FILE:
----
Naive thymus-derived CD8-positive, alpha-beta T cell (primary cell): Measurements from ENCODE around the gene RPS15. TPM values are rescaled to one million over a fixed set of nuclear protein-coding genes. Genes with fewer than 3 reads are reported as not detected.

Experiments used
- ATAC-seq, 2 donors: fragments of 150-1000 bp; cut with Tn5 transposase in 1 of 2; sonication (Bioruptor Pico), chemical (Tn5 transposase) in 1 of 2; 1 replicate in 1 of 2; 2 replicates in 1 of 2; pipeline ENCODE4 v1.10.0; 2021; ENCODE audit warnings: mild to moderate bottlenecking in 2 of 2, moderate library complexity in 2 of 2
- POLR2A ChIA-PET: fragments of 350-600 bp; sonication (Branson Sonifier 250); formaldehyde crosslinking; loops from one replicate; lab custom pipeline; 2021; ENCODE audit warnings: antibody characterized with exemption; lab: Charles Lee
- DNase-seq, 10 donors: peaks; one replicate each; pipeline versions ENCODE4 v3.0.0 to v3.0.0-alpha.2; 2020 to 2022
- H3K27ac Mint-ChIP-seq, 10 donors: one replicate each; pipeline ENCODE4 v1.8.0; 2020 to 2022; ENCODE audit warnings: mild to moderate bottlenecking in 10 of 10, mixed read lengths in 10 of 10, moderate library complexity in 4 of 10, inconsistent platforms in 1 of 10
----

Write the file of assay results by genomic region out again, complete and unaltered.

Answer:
Naive thymus-derived CD8-positive, alpha-beta T cell (primary cell): Measurements from ENCODE around the gene RPS15. TPM values are rescaled to one million over a fixed set of nuclear protein-coding genes. Genes with fewer than 3 reads are reported as not detected.

Experiments used
- ATAC-seq, 2 donors: fragments of 150-1000 bp; cut with Tn5 transposase in 1 of 2; sonication (Bioruptor Pico), chemical (Tn5 transposase) in 1 of 2; 1 replicate in 1 of 2; 2 replicates in 1 of 2; pipeline ENCODE4 v1.10.0; 2021; ENCODE audit warnings: mild to moderate bottlenecking in 2 of 2, moderate library complexity in 2 of 2
- POLR2A ChIA-PET: fragments of 350-600 bp; sonication (Branson Sonifier 250); formaldehyde crosslinking; loops from one replicate; lab custom pipeline; 2021; ENCODE audit warnings: antibody characterized with exemption; lab: Charles Lee
- DNase-seq, 10 donors: peaks; one replicate each; pipeline versions ENCODE4 v3.0.0 to v3.0.0-alpha.2; 2020 to 2022
- H3K27ac Mint-ChIP-seq, 10 donors: one replicate each; pipeline ENCODE4 v1.8.0; 2020 to 2022; ENCODE audit warnings: mild to moderate bottlenecking in 10 of 10, mixed read lengths in 10 of 10, moderate library complexity in 4 of 10, inconsistent platforms in 1 of 10